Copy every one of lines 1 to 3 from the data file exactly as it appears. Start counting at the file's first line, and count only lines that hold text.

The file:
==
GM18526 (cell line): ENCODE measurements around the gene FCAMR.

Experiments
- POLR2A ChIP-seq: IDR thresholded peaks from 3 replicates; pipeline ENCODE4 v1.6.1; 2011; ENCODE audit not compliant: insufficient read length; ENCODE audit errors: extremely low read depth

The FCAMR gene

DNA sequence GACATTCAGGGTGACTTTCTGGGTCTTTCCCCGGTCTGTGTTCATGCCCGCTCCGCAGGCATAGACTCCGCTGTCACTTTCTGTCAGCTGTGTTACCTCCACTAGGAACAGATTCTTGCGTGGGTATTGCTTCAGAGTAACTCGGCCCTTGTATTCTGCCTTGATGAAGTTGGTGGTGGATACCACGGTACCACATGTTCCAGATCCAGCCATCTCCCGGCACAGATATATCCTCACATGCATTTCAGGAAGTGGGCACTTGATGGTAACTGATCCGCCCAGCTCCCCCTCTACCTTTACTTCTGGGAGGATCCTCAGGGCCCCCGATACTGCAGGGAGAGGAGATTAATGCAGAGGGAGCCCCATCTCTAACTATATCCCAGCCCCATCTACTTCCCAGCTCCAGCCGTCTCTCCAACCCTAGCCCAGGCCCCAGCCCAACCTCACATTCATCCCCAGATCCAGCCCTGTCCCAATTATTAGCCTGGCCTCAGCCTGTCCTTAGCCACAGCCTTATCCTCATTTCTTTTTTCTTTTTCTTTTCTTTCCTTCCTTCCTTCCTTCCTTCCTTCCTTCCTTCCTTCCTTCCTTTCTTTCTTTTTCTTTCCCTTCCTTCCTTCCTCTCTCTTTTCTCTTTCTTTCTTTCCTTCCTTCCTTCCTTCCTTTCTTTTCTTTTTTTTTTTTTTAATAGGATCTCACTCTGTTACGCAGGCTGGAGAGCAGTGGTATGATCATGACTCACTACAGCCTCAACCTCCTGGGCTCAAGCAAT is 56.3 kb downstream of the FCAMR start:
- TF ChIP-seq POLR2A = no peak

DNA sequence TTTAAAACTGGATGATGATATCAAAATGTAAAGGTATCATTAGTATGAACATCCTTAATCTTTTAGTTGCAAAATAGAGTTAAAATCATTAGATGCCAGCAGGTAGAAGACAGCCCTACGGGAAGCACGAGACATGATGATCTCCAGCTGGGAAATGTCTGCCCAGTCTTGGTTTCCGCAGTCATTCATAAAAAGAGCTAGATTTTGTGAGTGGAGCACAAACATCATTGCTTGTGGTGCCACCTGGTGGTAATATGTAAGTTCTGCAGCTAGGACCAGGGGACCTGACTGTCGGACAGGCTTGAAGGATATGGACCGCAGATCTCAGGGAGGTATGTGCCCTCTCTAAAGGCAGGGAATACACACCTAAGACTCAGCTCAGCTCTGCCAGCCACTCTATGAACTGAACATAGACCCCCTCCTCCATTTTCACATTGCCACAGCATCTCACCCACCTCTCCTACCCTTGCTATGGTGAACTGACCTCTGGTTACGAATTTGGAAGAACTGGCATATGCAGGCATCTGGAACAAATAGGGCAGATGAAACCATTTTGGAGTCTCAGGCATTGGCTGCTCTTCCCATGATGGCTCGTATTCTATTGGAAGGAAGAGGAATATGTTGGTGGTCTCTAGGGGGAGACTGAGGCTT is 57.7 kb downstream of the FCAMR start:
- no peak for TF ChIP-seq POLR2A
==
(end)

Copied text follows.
GM18526 (cell line): ENCODE measurements around the gene FCAMR.

Experiments
- POLR2A ChIP-seq: IDR thresholded peaks from 3 replicates; pipeline ENCODE4 v1.6.1; 2011; ENCODE audit not compliant: insufficient read length; ENCODE audit errors: extremely low read depth